Memorial service for WCU Chancellor David Belcher set for June 23

Photo courtesy of Western Carolina University
Photo courtesy of Western Carolina University

Press release from Western Carolina University:

David Orr Belcher, chancellor of Western Carolina University in Cullowhee, North Carolina, died on Sunday, June 17, at the age of 60. A native of Barnwell, South Carolina, Belcher was predeceased by his parents, Jean Orr Belcher and Posey Belcher Jr.

A memorial service will be held beginning at 1 p.m. Saturday, June 23, in WCU’s Fine and Performing Arts Center.

He was a 1975 graduate and valedictorian of Barnwell High School and earned his bachelor’s degree from Furman University in 1979, master’s degree from the University of Michigan in 1981 and doctorate from the Eastman School of Music at the University of Rochester in 1989, all in piano performance. He studied in Vienna, Austria, for two years, funded in part by a Rotary Foundation Graduate Fellowship.

Since 2011, Belcher served as chancellor of WCU. During his tenure, he was widely recognized for energizing his university community to work with regional leaders to serve the needs of Western North Carolina, a combined effort that resulted in WCU reaching all-time highs in student achievement, enrollment, retention and graduation rates, in student and alumni engagement and in philanthropic giving.

His legacy at WCU includes support and implementation of two pivotal statewide initiatives that are expected to greatly enhance public higher education in WNC – the NC Promise tuition program that dramatically lowers student college costs, and his efforts toward the successful passage of the Connect NC Bond, which included $110 million in funding for WCU’s Apodaca Science Building, a state-of-the-art facility that will prepare students for 21st-century professions in the science, technology, engineering and mathematics fields.

In addition, his support for the consolidation of WCU economic growth-oriented graduate and undergraduate programs at a new instructional site in Asheville represented an unprecedented strategic investment in economic development opportunities for the WNC region.

Prior to his appointment at WCU, Belcher served at the University of Arkansas at Little Rock from 2003 until 2011 as provost and vice chancellor for academic affairs, and at Missouri State University from 1988 until 2003, first as coordinator of keyboard studies in the Music Department (1989-1992), then as assistant dean (1993) and dean (1994-2003) of the College of Arts and Letters.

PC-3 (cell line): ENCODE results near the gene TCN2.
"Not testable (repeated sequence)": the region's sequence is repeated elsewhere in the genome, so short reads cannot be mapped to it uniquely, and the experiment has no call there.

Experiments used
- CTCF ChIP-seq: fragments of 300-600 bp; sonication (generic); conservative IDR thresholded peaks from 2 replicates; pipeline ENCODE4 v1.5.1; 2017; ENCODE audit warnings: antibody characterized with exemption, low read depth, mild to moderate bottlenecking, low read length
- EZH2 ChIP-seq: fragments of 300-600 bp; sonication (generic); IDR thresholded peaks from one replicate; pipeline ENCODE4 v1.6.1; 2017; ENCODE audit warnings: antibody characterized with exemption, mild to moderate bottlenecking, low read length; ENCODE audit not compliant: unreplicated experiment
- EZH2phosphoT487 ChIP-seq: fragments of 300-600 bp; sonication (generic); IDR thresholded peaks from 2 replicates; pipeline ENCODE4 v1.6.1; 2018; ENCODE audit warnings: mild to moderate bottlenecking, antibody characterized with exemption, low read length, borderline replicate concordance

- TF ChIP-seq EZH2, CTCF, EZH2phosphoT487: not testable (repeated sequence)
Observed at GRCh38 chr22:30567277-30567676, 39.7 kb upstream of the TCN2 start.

Known as a champion of public service, Belcher served on key boards of directors, including the My Future NC Commission on state educational attainment, the NCAA Division 1 board on intercollegiate athletics, the North Carolina Arboretum and the Winthrop Rockefeller Institute in Arkansas. He also was the founder and five-year director of the statewide Missouri Fine Arts Academy.

Belcher was regarded as a passionate and committed believer in the power of education. His message – “We are in the business of changing lives” – became both an inspiration and a challenge to those sharing his commitment. He enjoyed travel to experience new cultures and was an avid gardener. Many remember his infectious laugh, quick wit and energetic leadership style.

Surviving are his wife of 14 years, Susan Brummell Belcher; brother Philip Burgess Belcher and wife Kelly of Asheville, North Carolina; sister Elizabeth Belcher Mixon and husband Ben of Rock Hill, South Carolina; and sister Miriam Belcher Ponder and husband Dean of Huntersville, North Carolina. He also is survived by his aunt, Martha White of Allendale, South Carolina, and nephews and nieces Owen Belcher and wife Olga Shupyatskaya, Kera Belcher, Sarah Mixon, Eleanor Mixon and Noah Ponder.

Susan Belcher extends her thanks to family, friends and colleagues for their caring support, as well as the medical teams of Duke University Medical Center and Cancer Care of WNC.

In lieu of flowers, the Belchers request that memorials be directed to the foundation endowments of Western Carolina University, Furman University, the University of Arkansas at Little Rock and Missouri State University.

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